The Mercy of Sickness before Death

Just so you understand: I am dying. I am in the end stage of metastatic prostate cancer, and after six-and-a-half years of close association with the disease, I have another six months to two years to live. That probably sounds exhibitionistic, but I don’t mean it to. Nor am I fish­ing for pity. Truth is, I’d sooner have your laughter.

Man says, “I’ve been diagnosed with terminal cancer, but I am going to fight it with everything I’ve got.” “My money’s on the cancer,” his friend says. Find me that friend.

When it is incurable, as mine is, cancer always wins in the end, but no one—I mean, no one—wants to hear any such thing. The preferred message in our culture is the sentimental one of hope. Hope is not, however, what the terminal cancer patient needs. Even if you believe in miracles, you cannot hope for one—not the way you hope the car’s skid comes to a stop before the cliff’s edge.

“By definition,” C. S. Lewis writes, “miracles must of course inter­rupt the usual course of Nature,” but if they were as common as mosquitoes in summer they wouldn’t be interruptions of the usual. [Read more...]

Avoiding the Mirror

Guest post by Cathy Warner

I have circled around this story several times, trying to write my way into it.

I begin with an inciting event:

An eighty-nine year-old man lies unconscious, unresponsive in intensive care in a California hospital. His name is Vince and he was hit by a car in the town he’s lived in near forty years, the same town that was my home for twenty-five.

I am now nine hundred miles north, but in my mind I see the pharmacy he left, the crosswalk, his wife waiting in their minivan parked outside the beauty parlor. I picture her stumbling from the car with her uneven gait, pedestrians rushing to her side, to his aide, sprinting to the fire department down the block for help.

I read the news on Facebook first, that “an elderly gentleman” had been hit, and stopped at this description of him. Though he’d been retired from his work as missionary to Pakistan the twenty-five years I’d known him, he was far from gentle.

From there my words add up to a litany of how hard this man—who died days later from his injuries—was to love, a long complaint about our relationship.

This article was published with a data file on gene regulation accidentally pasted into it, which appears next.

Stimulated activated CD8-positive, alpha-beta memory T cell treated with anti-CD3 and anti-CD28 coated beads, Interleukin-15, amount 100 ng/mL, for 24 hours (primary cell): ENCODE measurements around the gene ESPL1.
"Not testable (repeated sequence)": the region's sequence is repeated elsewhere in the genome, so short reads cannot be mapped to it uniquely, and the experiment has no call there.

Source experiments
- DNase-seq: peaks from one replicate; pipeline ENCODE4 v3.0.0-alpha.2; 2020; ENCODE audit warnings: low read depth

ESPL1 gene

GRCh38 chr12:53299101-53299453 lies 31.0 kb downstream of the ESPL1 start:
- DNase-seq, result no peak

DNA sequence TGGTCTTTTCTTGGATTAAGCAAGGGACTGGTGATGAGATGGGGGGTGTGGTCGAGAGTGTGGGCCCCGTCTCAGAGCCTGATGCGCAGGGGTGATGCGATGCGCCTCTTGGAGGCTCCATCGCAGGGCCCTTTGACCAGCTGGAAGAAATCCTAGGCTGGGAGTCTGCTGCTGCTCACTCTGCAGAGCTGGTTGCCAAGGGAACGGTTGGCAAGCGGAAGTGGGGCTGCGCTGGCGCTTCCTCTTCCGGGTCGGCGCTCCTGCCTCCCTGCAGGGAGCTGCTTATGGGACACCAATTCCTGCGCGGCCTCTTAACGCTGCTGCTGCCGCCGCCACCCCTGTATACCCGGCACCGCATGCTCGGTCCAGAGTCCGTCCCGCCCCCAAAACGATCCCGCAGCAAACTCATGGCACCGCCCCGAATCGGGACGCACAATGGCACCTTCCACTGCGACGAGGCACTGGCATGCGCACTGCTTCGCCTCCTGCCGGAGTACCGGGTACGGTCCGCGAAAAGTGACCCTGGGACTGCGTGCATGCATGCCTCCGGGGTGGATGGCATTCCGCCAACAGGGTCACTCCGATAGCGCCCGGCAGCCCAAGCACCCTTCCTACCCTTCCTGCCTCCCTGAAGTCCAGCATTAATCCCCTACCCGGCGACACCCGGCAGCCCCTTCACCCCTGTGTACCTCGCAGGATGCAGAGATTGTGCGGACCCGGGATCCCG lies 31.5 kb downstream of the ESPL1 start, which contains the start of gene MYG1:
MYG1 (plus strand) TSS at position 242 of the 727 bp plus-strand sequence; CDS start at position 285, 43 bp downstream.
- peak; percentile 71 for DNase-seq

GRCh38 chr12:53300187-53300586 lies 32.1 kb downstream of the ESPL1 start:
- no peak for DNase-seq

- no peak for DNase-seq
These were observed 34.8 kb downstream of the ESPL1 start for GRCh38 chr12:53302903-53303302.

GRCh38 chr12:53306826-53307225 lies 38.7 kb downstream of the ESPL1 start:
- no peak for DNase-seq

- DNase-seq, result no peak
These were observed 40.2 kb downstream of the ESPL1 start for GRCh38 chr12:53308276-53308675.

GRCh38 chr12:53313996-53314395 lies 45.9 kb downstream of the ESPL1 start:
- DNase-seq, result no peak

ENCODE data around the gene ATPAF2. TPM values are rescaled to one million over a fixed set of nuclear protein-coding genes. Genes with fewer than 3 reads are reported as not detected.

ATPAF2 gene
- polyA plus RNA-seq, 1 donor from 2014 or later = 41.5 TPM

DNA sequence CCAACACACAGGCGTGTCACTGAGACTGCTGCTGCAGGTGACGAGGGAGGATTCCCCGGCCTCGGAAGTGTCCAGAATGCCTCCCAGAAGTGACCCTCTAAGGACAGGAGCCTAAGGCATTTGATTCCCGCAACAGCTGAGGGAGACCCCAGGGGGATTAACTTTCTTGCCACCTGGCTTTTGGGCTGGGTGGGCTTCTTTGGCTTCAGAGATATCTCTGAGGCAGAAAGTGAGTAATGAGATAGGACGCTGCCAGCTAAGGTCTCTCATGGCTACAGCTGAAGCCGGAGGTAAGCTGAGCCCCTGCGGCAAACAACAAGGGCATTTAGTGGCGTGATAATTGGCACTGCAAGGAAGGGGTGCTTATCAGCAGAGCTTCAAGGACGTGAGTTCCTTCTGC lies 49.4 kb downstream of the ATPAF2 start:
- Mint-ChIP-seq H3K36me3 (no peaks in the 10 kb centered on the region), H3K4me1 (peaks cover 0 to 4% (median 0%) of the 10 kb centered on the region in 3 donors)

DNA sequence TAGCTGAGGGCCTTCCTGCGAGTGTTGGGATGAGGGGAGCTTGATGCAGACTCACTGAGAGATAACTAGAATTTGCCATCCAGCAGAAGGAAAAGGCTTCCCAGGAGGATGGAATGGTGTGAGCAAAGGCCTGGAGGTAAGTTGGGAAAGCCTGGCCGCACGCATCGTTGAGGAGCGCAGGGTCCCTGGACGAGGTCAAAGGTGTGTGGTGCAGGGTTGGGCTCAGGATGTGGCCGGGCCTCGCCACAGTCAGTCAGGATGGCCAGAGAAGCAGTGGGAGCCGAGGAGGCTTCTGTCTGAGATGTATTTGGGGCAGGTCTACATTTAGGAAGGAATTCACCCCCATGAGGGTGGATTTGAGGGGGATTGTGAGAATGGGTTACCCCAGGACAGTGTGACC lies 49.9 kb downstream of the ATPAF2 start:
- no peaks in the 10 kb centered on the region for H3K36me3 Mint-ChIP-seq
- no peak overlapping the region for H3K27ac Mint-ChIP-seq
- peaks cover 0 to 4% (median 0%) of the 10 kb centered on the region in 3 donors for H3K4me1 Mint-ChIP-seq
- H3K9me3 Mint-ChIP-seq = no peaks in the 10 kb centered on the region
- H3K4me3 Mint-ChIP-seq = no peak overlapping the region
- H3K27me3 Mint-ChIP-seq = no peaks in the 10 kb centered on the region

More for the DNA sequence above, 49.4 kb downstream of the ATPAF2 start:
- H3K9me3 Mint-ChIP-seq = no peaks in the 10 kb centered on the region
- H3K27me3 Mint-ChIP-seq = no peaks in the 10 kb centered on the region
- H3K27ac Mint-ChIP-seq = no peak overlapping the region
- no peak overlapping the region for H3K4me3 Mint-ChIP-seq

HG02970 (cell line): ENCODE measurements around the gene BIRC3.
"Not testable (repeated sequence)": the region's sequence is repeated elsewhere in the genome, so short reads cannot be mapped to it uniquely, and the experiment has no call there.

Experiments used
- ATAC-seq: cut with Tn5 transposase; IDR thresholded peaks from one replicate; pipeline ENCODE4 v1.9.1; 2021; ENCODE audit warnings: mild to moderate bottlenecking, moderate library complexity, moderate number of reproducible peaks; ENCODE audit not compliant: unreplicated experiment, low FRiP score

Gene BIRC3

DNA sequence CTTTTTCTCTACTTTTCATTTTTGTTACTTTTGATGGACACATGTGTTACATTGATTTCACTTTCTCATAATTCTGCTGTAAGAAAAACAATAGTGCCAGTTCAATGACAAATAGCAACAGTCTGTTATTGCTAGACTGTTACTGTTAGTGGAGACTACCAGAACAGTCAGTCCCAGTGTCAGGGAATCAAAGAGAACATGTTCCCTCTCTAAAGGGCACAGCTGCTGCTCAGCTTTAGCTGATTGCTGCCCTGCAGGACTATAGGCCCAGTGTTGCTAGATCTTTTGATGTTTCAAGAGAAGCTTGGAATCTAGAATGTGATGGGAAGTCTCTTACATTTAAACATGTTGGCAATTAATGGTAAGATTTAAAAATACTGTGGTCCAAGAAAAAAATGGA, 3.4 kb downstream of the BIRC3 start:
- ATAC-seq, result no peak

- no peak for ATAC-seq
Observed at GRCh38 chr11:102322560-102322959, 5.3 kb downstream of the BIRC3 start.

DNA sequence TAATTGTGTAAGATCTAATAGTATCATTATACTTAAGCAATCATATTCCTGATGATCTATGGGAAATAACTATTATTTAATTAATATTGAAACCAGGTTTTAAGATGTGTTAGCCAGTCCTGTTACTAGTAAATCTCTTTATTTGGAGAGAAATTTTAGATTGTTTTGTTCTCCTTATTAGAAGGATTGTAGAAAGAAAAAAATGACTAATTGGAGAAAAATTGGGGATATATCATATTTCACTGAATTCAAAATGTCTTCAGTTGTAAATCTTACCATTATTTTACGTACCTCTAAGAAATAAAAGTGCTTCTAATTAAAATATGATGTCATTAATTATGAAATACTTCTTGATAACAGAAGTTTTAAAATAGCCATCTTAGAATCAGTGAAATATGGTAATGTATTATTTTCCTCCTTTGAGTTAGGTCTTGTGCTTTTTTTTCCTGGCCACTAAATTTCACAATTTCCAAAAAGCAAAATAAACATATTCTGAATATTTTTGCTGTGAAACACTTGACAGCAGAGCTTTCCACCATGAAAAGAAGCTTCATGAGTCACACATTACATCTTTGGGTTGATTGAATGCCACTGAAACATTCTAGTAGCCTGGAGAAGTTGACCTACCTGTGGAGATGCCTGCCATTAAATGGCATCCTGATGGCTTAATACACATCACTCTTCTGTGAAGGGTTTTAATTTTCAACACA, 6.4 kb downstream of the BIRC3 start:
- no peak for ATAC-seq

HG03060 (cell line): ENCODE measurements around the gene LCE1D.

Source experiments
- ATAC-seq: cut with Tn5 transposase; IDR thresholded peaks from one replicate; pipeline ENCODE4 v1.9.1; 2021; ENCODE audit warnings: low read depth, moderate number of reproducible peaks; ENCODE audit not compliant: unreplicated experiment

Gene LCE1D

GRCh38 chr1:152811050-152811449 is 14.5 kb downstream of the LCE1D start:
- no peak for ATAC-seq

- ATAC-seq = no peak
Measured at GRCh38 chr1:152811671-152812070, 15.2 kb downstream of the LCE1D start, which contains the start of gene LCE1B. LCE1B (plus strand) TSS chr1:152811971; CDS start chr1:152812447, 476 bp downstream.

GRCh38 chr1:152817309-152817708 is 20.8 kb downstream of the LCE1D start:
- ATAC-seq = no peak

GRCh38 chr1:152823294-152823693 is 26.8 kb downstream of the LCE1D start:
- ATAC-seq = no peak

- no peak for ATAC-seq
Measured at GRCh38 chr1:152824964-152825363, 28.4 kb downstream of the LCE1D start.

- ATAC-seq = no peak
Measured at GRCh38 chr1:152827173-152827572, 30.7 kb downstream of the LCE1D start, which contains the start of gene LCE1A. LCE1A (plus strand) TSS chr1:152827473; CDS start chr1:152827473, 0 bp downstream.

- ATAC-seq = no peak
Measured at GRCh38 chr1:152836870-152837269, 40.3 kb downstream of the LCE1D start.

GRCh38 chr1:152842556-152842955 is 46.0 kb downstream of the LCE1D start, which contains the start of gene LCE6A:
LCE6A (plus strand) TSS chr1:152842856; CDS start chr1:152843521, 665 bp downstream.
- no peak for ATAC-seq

It doesn’t work. My editor tells me: “Basically you still believe he was deeply misguided about most everything and that you have the correct ideas, so the piece just becomes a ‘He was wrong and overbearing and fearful but we’re still all one in Christ.’”

[Read more...]

The Cave of the Heart

caveNot long ago a young man announced on a video chat site that he intended to kill himself, and that he would let people watch, if only he could have help setting up the video feed. Someone gladly complied, and so the boy positioned his camera, sat in his chair, and washed down a handful of pills with alcohol. Afterward he set a fire in the corner of his room. Then he crawled into the darkness beneath his bed and waited to die.

Hundreds watched, while others who were being excluded complained that the site’s bandwidth was inadequate. Ideas were tossed back and forth in the comments section about how to include everyone who wanted to enjoy the show. One of those who was able to watch griped about the smoke. He couldn’t see the boy dying. He logged on to watch a boy die, and the stupid smoke was getting in the way. [Read more...]

An Almost Human Happiness

nabokov, butterflyA typical plot complication on reality shows involves the unexpected twist, a challenge that the credulous competitors never saw coming: The next leg of the race will occur underwater, in an eel-ridden cove, says the host; the next round of the bake-off will require the incorporation of mountain oysters in a rendition of Crepes Suzette. The idea is simple: the greater the skill, the greater the capacity to overcome.

If there were a reality show writing competition (imagine that), the curve might come by way of a forced employment of cloying conceits: “Write a profound story using a waterfall, a widowed grandfather, a daisy—aaaaaannnnnd a basset hound puppy. You have thirty minutes. Break my heart.”

Then the topper would require that it be set around Christmastime. For if anything can lose flavor faster than cheap Christmas candy, it’s a maudlin Christmas story.

Unless you’re a master, that is. [Read more...]

Daniel Amos’s “Dig Here Said the Angel”

Dedicated to Billy Corgan, who challenged Christians to “make better music” and branch out beyond U2’s musical blueprints in an interview with CNN in September. I challenge you to buy and bury yourself in this album, Billy; it sounds nothing like U2—in fact, Daniel Amos influenced U2!

Just as the films Sunset Boulevard and American Beauty are narrated by dead men, so too is the Daniel Amos song “Now That I’ve Died.” Unlike these undead narrators, however, the protagonist of the song is literally better off dead.

“I lost my stiff, stiff neck and my hard, hard heart / my self-respect is off the charts,” he sings. “Just hanging out here on the Other Side / dead to my pride, now that I’ve died.”

The song simmers for most of its duration and ultimately reaches a boil. In five minutes, the band reimagines the resurrection life, and succeeds in clearing the clouds of harpists who spend all of eternity bored out of their God-fearing gourds.

“Now That I’ve Died” is one of many highlights on Dig Here Said the Angel, Daniel Amos’s fourteenth proper studio recording in a career that spans almost forty years. To fund the record, the band launched a Kickstarter campaign in 2012, hoping to raise $14,000; fans donated over $32,000.

The result is my favorite album of 2013 thus far.

[Read more...]


CLOSE | X

HIDE | X